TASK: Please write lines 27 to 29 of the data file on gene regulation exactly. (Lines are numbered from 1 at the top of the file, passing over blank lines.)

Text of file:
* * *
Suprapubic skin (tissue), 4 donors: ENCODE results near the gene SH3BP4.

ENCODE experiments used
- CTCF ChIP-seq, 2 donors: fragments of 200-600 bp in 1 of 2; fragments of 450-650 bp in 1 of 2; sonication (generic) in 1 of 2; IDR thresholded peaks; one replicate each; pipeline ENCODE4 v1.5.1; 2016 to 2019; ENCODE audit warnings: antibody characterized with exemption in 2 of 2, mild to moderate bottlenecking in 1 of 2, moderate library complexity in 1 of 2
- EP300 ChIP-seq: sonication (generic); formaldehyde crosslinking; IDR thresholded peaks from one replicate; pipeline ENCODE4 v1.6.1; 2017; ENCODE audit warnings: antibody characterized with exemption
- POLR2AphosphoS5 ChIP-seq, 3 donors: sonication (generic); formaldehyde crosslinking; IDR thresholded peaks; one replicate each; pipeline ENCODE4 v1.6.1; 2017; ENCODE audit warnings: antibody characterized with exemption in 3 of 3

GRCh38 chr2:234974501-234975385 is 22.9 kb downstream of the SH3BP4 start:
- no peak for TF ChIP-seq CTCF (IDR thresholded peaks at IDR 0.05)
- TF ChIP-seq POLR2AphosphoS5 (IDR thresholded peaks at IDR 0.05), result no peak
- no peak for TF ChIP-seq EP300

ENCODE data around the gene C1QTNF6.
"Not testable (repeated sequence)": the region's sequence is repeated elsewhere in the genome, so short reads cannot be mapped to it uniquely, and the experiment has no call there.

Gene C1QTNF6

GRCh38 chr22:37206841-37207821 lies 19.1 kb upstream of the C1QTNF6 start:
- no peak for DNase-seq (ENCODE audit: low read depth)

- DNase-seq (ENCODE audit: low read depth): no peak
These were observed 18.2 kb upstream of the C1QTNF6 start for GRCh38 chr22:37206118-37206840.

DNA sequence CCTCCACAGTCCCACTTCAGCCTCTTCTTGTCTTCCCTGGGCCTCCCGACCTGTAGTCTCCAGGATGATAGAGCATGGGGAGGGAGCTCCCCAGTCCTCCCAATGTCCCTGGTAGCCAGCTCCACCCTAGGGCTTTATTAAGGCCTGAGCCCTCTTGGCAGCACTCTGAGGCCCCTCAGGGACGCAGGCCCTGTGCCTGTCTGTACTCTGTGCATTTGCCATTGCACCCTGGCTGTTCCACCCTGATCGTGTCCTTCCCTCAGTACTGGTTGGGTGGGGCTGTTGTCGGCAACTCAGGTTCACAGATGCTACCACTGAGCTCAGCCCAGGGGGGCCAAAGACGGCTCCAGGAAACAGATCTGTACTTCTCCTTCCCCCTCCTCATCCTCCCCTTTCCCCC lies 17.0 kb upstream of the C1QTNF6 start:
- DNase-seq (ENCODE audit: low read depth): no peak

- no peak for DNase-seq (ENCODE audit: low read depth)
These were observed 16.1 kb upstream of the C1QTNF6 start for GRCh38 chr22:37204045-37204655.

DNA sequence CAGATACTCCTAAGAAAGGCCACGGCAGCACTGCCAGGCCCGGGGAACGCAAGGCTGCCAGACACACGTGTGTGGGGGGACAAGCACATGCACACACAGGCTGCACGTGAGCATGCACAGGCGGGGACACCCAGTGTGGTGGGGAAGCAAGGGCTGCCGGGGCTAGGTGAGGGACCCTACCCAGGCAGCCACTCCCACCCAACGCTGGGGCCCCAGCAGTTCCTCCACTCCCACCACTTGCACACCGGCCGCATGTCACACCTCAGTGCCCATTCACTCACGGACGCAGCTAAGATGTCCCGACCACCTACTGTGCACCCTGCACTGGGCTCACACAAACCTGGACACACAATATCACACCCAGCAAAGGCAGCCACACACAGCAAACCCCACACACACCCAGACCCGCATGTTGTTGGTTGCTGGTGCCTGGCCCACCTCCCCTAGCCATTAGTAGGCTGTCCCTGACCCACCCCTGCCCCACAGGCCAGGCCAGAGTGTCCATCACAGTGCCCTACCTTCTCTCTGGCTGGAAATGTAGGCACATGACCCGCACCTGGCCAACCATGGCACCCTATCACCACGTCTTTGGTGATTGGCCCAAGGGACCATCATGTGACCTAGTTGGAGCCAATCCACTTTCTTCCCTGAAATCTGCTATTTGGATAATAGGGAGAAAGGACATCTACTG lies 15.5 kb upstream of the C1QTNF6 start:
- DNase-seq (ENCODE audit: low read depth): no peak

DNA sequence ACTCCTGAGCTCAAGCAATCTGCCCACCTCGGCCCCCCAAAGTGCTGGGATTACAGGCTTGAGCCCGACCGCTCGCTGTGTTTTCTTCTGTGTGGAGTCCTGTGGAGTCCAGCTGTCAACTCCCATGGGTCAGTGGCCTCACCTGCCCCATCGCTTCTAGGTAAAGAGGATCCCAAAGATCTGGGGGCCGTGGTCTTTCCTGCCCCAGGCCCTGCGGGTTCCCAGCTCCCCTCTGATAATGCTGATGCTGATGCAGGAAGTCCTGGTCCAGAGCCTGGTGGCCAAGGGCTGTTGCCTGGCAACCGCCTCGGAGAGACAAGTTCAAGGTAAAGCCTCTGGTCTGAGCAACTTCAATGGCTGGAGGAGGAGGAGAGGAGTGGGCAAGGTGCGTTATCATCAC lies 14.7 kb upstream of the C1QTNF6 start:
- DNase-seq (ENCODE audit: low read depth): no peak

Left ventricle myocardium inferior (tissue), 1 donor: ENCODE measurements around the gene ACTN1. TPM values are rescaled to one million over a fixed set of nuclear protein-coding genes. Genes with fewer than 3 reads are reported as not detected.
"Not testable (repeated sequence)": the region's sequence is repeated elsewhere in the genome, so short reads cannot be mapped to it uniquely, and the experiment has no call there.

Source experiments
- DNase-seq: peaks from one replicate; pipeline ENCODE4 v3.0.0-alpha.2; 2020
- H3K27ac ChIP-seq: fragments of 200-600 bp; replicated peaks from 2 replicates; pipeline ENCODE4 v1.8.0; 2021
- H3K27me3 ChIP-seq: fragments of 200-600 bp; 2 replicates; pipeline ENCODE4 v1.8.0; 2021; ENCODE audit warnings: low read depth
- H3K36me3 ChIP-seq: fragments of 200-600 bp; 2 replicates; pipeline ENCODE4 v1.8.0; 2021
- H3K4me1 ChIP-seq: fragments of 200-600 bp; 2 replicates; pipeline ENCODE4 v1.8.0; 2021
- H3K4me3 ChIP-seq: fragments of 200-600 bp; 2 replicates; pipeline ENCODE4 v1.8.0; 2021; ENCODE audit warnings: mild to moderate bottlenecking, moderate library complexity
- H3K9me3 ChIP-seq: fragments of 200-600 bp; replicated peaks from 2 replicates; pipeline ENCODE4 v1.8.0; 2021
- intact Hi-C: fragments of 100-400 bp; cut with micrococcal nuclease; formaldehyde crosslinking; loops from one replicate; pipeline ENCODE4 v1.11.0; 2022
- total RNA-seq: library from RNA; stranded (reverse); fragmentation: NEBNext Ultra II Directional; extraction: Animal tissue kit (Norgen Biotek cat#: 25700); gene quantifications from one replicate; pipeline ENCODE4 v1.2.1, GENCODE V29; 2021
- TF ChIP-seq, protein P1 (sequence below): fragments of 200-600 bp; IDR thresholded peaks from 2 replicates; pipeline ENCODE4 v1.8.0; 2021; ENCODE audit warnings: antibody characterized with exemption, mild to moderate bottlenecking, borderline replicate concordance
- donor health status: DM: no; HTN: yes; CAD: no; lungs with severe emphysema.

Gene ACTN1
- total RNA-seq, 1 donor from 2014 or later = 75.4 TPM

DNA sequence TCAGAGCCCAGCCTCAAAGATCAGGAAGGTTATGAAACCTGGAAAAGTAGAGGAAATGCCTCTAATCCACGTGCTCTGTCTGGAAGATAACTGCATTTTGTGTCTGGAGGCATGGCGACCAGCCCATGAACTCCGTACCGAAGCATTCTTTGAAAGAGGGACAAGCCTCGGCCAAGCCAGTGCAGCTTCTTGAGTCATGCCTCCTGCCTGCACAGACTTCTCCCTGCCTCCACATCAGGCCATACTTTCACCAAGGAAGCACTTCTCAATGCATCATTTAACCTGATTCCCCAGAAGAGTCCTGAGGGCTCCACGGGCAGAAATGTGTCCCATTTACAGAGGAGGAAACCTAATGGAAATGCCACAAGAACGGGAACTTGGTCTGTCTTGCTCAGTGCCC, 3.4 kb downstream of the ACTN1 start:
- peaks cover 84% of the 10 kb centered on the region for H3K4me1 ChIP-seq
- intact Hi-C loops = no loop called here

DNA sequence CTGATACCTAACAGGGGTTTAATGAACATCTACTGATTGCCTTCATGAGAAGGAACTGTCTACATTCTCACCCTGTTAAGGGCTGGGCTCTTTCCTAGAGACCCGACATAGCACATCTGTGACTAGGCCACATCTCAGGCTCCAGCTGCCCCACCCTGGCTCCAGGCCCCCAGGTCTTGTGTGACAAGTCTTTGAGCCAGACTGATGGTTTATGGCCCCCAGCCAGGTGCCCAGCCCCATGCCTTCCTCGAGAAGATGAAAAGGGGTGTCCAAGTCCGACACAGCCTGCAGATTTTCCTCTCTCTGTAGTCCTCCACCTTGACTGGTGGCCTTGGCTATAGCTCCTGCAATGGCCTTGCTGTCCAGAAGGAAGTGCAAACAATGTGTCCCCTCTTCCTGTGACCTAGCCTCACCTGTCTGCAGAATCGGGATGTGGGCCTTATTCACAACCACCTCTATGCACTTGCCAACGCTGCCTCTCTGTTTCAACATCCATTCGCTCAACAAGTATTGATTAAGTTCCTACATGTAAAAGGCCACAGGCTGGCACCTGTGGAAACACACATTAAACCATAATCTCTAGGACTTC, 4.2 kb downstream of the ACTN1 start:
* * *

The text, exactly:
Source experiments
- DNase-seq: peaks from one replicate; pipeline ENCODE4 v3.0.0-alpha.2; 2020
- H3K27ac ChIP-seq: fragments of 200-600 bp; replicated peaks from 2 replicates; pipeline ENCODE4 v1.8.0; 2021